He subsequently went on loan to Sheffield Wednesday, but this transfer proved disastrous, to the point that McGeady was allowed to train with Ireland before their season had ended, as he was not needed for the Owls’ vital Championship play-off fixtures.

Source: pnefcofficial/YouTube

Having been deemed surplus to requirements at Everton and Sheffield Wednesday, and having failed to impress in a pre-Euros friendly against Belarus, McGeady’s career appeared to be going downhill.

Ireland assistant boss Roy Keane, who famously is not one to mince his words, gave a stark post-Belarus warning to the under-performing star, commenting: “He can do better, maybe that’s the story of his career.”

Keane’s words attracted criticism at the time, with many deeming such a strong and public admonishment of the player inappropriate.

But you could make a case that these caustic remarks served as a necessary wake-up call. Indeed, since then, McGeady has looked revitalised at club level. He got his career back on track, winning numerous plaudits on loan at Preston, including the club’s Player of the Season award, before earning a permanent switch to Sunderland, linking back up with former Lilywhites boss Simon Grayson in the process.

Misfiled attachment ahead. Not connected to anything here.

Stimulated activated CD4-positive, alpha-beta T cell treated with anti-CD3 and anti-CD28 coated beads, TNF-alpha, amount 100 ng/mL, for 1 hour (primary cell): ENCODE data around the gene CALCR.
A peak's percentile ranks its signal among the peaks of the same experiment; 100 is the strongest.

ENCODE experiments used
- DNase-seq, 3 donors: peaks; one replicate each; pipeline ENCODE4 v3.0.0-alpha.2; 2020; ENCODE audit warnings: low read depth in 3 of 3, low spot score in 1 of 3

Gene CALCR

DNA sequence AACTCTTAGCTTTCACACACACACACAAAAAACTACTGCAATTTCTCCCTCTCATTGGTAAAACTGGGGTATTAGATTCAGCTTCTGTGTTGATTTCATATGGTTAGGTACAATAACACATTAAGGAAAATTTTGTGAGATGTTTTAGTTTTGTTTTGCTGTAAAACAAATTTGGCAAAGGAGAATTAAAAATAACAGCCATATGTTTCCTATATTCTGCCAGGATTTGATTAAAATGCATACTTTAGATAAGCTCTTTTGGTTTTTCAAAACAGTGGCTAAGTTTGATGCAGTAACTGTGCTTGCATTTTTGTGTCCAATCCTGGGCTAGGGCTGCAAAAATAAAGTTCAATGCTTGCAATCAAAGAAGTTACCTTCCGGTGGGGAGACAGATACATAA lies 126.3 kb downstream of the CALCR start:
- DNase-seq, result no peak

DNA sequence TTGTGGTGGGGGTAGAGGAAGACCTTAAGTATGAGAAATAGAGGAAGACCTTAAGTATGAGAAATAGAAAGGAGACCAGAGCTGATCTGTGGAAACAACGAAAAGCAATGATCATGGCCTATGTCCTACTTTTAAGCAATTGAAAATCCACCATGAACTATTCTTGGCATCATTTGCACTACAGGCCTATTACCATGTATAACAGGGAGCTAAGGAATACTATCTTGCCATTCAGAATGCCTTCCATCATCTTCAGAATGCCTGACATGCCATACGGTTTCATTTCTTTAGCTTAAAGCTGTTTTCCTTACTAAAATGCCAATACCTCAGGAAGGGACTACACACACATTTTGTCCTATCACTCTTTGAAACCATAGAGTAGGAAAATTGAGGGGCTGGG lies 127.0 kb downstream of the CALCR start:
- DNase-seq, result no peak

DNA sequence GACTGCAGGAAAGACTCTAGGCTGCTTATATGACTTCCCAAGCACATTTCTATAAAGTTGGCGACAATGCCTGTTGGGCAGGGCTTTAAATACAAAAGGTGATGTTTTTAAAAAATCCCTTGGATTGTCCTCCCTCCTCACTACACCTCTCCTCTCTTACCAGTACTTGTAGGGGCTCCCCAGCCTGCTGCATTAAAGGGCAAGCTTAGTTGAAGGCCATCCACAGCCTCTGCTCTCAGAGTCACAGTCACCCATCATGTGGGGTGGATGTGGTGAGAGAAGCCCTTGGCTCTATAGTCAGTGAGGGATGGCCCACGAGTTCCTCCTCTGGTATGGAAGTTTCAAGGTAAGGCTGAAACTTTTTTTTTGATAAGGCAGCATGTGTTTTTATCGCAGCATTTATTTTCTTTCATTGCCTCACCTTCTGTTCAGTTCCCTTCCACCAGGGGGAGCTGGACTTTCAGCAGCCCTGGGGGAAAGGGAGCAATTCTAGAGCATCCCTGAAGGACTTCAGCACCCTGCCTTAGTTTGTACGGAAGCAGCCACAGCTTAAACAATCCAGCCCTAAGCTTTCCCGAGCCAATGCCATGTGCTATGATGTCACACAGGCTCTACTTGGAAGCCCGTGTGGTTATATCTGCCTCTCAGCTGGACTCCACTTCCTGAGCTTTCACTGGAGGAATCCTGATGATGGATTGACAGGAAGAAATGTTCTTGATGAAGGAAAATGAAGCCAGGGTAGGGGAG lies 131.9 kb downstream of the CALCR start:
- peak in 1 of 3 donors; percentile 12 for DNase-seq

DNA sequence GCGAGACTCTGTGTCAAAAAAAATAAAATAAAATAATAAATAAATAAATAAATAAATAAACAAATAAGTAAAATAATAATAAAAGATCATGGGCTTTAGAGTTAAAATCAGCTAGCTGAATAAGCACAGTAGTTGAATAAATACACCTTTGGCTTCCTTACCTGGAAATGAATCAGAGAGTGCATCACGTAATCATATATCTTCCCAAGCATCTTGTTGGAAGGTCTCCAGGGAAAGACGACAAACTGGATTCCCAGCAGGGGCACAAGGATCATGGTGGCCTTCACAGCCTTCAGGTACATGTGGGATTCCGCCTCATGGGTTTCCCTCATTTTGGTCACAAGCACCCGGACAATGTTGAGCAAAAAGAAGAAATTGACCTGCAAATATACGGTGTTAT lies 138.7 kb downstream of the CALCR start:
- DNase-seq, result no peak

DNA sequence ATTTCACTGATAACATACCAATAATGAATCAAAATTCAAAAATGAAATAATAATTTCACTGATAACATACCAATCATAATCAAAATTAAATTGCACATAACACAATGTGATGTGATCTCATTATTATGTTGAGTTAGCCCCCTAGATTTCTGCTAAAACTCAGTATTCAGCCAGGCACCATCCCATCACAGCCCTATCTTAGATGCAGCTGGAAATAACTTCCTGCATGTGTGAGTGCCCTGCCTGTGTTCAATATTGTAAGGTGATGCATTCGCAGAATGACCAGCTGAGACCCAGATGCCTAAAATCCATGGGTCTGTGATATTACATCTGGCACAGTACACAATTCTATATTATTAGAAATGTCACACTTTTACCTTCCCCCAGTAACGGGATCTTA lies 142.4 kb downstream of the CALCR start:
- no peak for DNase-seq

And while everything McGeady has done at international since his 2014 Tbilisi heroics has paled by comparison, O’Neill hinted to reporters recently that he could be given an opportunity to thrive against the team he seems to love playing.

“If there’s anybody who should be thinking about it, it’s McGeady — it would be a great moment to repeat what he did for us out there a few years ago,” the Irish boss said.

“The club manager likes him as well and that’s good. He’s getting games, he should be match fit.

“He had done well in terms of fitness that pre-season and when he came to Georgia that was about as fit as I’d seen him for some time — and physical fitness is important for Aiden.”

The most painful aspect of those aforementioned Keane comments is that they rang true, regardless of whether the assistant manager was right to utter them or not. Yet if McGeady does go on to star against Georgia on Saturday, it will be quite the turnaround for the experienced winger, given that his career appeared to be in turmoil a little over a year ago.

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Paul Fennessy